Scheduled Learning And Teaching ActivitiesSmall group teaching42:008:00PiP group activities, guided discussions, and student-led seminars
Scheduled Learning And Teaching ActivitiesDrop-in/surgery42:008:00PIP and online via Zoom live-supported synchronous peer-to-peer discussions and tutorials on essays and critical perspectives applied to a system in society.
Teaching Rationale And Relationship

This module will provide the conceptual and practical tools required for a critical examination of socio-technical systems’ design and implementation in society. This is provided through delivery of lecture materials, which will also be available online; and synchronous present-in-person (PiP) group activities and seminar sessions with mixed teaching methods, which invite students to explore, learn, discuss, and reflect on critical challenges and opportunities underpinning socio-technical innovations. Seminars will be supported by case studies analysis, where critical perspectives can be applied. The module will draw on small group teaching such as activities and seminars and discussions to promote groups exploration of the topics, contemporary debates and to allow students’ personal perspectives to strengthen and enrich discussions and critical analysis. The teaching methods also include opportunities for peer-to-peer feedback on ideas and progress of essays as well as small group activities to develop these further in drop-in surgeries and tutorials.
The students will also be required to keep a reflective blog over the course of the module and submit this to Canvas.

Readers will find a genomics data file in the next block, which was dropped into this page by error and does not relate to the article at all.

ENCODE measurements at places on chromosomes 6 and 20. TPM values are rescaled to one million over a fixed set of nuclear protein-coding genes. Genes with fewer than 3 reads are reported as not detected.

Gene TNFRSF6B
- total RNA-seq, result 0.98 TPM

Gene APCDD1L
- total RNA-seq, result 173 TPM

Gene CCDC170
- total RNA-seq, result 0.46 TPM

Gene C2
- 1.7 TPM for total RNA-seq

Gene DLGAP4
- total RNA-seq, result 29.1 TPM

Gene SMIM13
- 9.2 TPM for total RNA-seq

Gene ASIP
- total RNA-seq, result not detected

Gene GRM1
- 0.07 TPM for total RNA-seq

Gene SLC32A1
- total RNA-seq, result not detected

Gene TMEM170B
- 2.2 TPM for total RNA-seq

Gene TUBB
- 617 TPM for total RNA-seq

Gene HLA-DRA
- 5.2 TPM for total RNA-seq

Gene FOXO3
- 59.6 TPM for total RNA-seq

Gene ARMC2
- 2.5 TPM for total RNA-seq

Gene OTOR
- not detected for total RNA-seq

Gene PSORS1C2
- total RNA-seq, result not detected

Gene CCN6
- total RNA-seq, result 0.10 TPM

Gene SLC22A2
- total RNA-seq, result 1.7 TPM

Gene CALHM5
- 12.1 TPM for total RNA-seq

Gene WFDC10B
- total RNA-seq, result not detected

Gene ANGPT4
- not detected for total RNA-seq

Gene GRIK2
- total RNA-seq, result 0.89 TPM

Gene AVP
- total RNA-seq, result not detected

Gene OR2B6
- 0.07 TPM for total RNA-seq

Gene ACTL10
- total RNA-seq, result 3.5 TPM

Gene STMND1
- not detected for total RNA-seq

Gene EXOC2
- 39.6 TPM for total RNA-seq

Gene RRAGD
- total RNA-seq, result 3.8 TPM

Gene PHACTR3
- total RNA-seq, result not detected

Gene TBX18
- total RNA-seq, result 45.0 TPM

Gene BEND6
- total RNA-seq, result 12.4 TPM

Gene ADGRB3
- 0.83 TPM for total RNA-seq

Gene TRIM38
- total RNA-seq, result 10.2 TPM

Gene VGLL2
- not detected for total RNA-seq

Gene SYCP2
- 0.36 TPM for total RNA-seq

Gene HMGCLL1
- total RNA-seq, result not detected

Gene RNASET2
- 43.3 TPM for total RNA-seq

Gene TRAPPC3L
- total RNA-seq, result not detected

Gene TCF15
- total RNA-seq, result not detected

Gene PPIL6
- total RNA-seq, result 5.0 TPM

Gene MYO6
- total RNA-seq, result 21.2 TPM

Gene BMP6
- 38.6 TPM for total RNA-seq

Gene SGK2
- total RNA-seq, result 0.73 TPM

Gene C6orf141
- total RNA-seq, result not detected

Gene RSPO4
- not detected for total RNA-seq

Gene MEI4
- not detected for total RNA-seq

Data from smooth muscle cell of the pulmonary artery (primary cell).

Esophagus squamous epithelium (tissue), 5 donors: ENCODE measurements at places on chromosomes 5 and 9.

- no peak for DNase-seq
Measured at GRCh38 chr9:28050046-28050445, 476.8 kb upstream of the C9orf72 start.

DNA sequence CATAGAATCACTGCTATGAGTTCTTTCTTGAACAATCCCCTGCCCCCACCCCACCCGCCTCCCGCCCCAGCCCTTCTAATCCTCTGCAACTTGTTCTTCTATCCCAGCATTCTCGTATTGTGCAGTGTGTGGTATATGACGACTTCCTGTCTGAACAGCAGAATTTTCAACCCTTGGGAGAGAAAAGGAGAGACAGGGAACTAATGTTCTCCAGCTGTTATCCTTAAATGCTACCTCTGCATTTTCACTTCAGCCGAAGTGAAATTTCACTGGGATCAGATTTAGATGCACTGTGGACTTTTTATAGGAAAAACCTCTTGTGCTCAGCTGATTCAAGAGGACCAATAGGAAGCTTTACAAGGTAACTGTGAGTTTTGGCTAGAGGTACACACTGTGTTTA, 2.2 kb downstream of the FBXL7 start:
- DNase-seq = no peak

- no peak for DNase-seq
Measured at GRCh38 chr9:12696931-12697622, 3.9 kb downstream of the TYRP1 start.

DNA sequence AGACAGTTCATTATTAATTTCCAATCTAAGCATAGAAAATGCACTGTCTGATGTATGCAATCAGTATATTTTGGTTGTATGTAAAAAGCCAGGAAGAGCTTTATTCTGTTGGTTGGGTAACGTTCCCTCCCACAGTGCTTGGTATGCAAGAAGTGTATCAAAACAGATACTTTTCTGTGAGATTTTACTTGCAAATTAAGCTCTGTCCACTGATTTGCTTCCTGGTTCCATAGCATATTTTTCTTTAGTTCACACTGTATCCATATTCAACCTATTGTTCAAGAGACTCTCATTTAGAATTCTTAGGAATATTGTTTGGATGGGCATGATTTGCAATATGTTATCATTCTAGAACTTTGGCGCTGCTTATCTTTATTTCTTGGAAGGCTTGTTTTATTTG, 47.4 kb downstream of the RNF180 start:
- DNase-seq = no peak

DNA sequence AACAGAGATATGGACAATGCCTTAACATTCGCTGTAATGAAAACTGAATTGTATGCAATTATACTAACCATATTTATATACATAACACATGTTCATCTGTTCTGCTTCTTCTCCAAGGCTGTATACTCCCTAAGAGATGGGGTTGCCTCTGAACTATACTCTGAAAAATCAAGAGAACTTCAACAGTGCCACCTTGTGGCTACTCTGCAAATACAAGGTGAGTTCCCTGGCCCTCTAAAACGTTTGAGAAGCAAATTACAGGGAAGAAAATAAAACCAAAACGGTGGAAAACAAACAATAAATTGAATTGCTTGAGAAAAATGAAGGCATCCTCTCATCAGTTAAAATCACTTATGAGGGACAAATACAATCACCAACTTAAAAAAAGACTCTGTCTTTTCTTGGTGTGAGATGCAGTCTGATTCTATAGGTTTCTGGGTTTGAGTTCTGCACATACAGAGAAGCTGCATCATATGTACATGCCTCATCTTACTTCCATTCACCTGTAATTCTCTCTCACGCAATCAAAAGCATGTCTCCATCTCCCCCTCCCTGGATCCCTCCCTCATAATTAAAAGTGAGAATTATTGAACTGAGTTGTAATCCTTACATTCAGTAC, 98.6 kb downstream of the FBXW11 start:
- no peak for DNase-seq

Content for lectures materials has been broken down in smaller chunks to allow PIP and online content delivery and enable students to assimilate content.

Assessment Methods

The format of resits will be determined by the Board of Examiners

Other Assessment
Description Semester When Set Percentage Comment
Essay1M100Essay (2000 words) exploring a contemporary challenge for systems and societies
Formative Assessments

Formative Assessment is an assessment which develops your skills in being assessed, allows for you to receive feedback, and prepares you for being assessed. However, it does not count to your final mark.

Description Semester When Set Comment
Essay1MDraft outline of assessment essay (500 words max)
Portfolio1MStudents will be required to keep a reflective blog over the course of the module and submit it to Canvas.
Assessment Rationale And Relationship

The module will require students to produce new media communication content (unexamined) that critically appraise and reflect upon contemporary challenges and opportunities for responsible socio-technical innovation in society. This will be built upon in an essay that will require the application of conceptual and practical tools to support responsible innovation in context at the service of specific particular user groups and communities.

Production of the essay will require background reading and the ability to critically apply such reading to a specific context/user case and related challenges and ethical issues. Students will be required to submit a draft outline of their essay for formative assessment to give them support and guidance as the essay develops.

Reading Lists